Offense on the fritz: Only once in their last eight games have the Gophers been able score more than 17 points. That has cost them in all five of their losses, as the Gophers' defense has faltered at times with an offense that has provided sparse scoring support. The Gophers' passing game was a mess last weekend against Nebraska, held to only 90 yards (10-of-28). Freshman starting quarterback Philip Nelson struggled through the worst game of his career. He completed eight of his 23 passes for 59 yards and tossed a pair of interceptions, one of which was returned for a touchdown, before he was pulled early in the fourth quarter. But Nelson wasn't getting much help from his receivers, who were getting shut down by Nebraska's stout pass defense, and a tailback tandem of Donnell Kirkwood and Rodrick Williams Jr. that managed to total a combined 38 yards. The success of the Gophers' rushing attack has been a determining factor in the progress of the running game. Kirkwood's four lowest yardage outputs this season have all come in "U" losses (11 yards -- Nebraska; 8 yds -- Wisconsin; 33 yds -- Iowa; 58 yds -- Michigan). For Kirkwood and the Gophers' ground game to get going on Saturday, they will have to break through a fierce Michigan State defense that ranks No. 1 overall in the Big Ten in total defense (289.4 yards per game). The Spartans have allowed on average only 108.3 rushing yards per game and five touchdowns on the ground. If the Gophers can get a respectable amount of forward motion out of their run game, it could give Nelson the time he needs to get into a rhythm with his receivers.

Can the Bell be stopped? Le'Veon Bell can do damage to a defense. Michigan State's star running back has rumbled to 1,382 yards this season, second in the Big Ten only to former Wisconsin Heisman candidate Montee Ball (1,417). Though better as of late, the Gophers' defense has had more than its share of woes stopping the run this season. The Gophers have given up 182 rushing yards or more four times, surrendering on average 185.6 yards per game in Big Ten play. After suffocating Illinois' offense in a 17-3 victory that secured bowl eligibility two weeks ago, the Gophers' defense gradually fell apart at Nebraska. Lacking energy and continuity early on, the defense gave way to 31 unanswered offensive points. "For whatever reason guys started to get worn down," Rallis said. "I think we had put a lot into that Illinois game. It was an emotional game. An emotional game, an emotional win and maybe that had something to do with it. But for whatever reason we had a letdown, and I think this week, recognizing that that was the problem we'll be able to correct it." Michigan State doesn't have as potent an offense as Nebraska, but the Gophers don't have the scoring potential to afford being plunged into an early deficit. That makes getting a solid all-around game from the "U" defense critical if the Gophers want to stay in this match-up.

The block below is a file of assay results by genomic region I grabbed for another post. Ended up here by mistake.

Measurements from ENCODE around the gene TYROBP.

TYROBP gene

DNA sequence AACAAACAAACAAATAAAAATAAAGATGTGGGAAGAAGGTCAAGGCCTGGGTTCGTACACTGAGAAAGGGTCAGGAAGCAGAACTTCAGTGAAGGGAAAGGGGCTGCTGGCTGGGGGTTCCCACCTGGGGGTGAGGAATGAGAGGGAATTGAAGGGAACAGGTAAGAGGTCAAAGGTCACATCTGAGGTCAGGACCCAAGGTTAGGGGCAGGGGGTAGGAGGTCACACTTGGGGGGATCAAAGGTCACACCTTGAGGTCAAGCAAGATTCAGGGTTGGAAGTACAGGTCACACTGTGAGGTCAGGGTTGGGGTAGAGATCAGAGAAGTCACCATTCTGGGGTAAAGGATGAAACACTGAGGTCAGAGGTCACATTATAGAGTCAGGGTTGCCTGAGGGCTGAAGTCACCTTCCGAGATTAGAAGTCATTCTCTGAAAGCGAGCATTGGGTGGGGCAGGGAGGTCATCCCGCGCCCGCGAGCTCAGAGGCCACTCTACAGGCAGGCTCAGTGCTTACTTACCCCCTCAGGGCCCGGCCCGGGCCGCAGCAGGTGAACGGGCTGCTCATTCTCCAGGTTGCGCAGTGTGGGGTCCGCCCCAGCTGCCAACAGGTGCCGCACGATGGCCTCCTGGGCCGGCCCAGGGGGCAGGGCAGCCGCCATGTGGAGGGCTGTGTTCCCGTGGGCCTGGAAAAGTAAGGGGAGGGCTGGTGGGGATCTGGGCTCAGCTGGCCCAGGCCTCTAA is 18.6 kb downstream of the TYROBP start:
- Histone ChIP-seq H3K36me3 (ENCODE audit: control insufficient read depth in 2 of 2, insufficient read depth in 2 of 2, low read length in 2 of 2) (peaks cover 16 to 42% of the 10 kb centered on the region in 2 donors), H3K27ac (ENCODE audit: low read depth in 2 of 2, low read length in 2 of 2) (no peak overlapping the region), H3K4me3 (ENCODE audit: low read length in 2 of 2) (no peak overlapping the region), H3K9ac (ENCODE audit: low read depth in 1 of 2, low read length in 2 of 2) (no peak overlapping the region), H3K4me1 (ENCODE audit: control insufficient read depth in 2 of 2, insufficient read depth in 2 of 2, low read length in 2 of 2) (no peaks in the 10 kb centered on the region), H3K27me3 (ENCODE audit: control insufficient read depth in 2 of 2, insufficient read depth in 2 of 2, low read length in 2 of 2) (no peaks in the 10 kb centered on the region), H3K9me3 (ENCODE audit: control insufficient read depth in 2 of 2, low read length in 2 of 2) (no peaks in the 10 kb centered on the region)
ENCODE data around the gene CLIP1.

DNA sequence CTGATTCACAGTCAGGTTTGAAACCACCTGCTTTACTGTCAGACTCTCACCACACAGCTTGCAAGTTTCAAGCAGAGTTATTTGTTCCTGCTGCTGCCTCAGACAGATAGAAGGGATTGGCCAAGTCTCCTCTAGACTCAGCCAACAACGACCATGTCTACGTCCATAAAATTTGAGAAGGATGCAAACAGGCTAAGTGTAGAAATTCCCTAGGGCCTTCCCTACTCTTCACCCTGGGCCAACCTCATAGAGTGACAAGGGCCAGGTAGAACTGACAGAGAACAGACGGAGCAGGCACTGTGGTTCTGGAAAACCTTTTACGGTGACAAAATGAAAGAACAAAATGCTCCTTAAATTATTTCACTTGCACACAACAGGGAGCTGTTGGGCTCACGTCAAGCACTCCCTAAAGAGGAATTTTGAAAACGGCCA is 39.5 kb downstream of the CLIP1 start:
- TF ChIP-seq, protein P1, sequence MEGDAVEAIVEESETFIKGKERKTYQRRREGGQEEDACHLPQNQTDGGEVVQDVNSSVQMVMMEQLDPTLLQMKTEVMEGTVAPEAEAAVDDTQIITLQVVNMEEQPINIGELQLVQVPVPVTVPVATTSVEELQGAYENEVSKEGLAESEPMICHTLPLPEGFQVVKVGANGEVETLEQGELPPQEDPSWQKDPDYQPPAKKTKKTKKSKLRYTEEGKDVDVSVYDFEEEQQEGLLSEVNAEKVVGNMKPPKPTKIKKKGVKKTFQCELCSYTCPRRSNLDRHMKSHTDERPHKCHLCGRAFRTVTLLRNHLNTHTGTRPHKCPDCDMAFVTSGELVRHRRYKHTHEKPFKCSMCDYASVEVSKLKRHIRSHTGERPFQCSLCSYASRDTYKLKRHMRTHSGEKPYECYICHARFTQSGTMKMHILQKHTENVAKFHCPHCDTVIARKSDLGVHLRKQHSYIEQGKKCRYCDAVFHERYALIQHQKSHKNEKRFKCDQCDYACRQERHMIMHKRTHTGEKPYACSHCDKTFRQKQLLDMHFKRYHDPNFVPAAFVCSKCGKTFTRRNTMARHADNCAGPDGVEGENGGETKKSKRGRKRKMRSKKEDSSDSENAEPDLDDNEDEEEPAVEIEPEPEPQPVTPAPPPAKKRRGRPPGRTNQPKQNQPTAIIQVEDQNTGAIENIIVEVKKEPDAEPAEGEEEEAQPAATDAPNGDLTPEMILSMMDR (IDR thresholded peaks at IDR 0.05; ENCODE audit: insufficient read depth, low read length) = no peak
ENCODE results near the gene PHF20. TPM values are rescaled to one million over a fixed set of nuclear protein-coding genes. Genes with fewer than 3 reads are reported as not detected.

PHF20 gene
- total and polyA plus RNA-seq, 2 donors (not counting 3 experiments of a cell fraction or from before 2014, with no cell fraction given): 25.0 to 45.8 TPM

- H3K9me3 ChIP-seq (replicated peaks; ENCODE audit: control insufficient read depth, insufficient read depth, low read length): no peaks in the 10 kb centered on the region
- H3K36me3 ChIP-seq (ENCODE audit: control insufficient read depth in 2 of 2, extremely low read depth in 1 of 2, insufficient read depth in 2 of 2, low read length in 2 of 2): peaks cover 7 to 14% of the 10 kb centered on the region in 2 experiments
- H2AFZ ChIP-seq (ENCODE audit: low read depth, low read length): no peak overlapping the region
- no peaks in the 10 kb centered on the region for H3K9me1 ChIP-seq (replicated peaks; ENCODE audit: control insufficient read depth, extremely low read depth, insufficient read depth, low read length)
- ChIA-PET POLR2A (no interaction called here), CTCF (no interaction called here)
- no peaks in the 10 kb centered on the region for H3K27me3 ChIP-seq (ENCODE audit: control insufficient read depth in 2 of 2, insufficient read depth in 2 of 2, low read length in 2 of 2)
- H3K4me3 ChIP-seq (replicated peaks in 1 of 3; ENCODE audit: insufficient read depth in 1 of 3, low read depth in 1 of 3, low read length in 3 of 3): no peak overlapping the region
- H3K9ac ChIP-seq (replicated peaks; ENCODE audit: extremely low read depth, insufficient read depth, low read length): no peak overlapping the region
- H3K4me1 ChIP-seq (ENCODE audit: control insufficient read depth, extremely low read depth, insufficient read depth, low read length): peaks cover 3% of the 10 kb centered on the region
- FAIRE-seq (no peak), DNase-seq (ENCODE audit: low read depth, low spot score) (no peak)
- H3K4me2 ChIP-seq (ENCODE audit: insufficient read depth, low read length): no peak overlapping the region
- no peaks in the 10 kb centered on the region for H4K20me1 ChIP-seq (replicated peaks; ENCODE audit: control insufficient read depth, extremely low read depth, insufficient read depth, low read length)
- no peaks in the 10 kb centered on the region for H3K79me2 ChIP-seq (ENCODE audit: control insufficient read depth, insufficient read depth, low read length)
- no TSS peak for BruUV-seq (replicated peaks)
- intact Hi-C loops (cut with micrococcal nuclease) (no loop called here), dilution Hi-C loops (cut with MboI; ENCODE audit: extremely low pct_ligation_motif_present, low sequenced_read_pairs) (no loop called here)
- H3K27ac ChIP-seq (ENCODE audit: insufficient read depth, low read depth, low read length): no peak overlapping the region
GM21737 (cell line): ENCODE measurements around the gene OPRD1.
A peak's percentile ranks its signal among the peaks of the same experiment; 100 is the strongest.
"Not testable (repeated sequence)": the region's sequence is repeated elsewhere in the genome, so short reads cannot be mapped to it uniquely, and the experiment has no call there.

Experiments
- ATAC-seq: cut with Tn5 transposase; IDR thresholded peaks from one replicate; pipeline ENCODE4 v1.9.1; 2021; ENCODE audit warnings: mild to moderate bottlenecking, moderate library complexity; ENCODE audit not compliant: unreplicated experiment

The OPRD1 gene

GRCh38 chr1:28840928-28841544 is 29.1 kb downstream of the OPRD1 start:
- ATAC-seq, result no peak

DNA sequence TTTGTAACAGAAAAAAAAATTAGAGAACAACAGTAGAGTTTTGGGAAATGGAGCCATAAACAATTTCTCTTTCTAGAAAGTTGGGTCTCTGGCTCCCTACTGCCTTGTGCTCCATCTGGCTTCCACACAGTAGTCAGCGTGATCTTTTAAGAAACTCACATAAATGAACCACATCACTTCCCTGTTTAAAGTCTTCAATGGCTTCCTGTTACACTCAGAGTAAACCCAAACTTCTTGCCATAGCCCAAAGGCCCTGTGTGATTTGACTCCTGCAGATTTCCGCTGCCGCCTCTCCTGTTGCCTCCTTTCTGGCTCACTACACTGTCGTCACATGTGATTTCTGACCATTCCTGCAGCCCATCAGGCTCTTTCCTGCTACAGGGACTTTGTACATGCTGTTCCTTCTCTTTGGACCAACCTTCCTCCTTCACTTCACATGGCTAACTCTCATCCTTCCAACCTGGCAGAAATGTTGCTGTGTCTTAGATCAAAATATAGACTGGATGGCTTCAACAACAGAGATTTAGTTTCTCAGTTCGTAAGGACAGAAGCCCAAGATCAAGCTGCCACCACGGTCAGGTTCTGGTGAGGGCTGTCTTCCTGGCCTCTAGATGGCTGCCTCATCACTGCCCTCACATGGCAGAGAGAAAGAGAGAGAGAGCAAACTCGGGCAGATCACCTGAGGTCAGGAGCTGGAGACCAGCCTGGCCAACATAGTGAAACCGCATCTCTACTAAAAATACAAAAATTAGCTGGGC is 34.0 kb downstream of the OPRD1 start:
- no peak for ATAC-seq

The call: Michigan State

The Spartans have more to lose in this one. A loss on Saturday would leave Michigan State without a bowl bid for the first time since its 4-8 season in 2006. That five-year streak isn't likely to end. The Gophers aren't going to away easily on Senior Day in their final home game of the year. But with Bell harnessing the potential for a big rushing game, Michigan State should sneak away with a victory in a low scoring affair.

Nate Sandell is a contributor to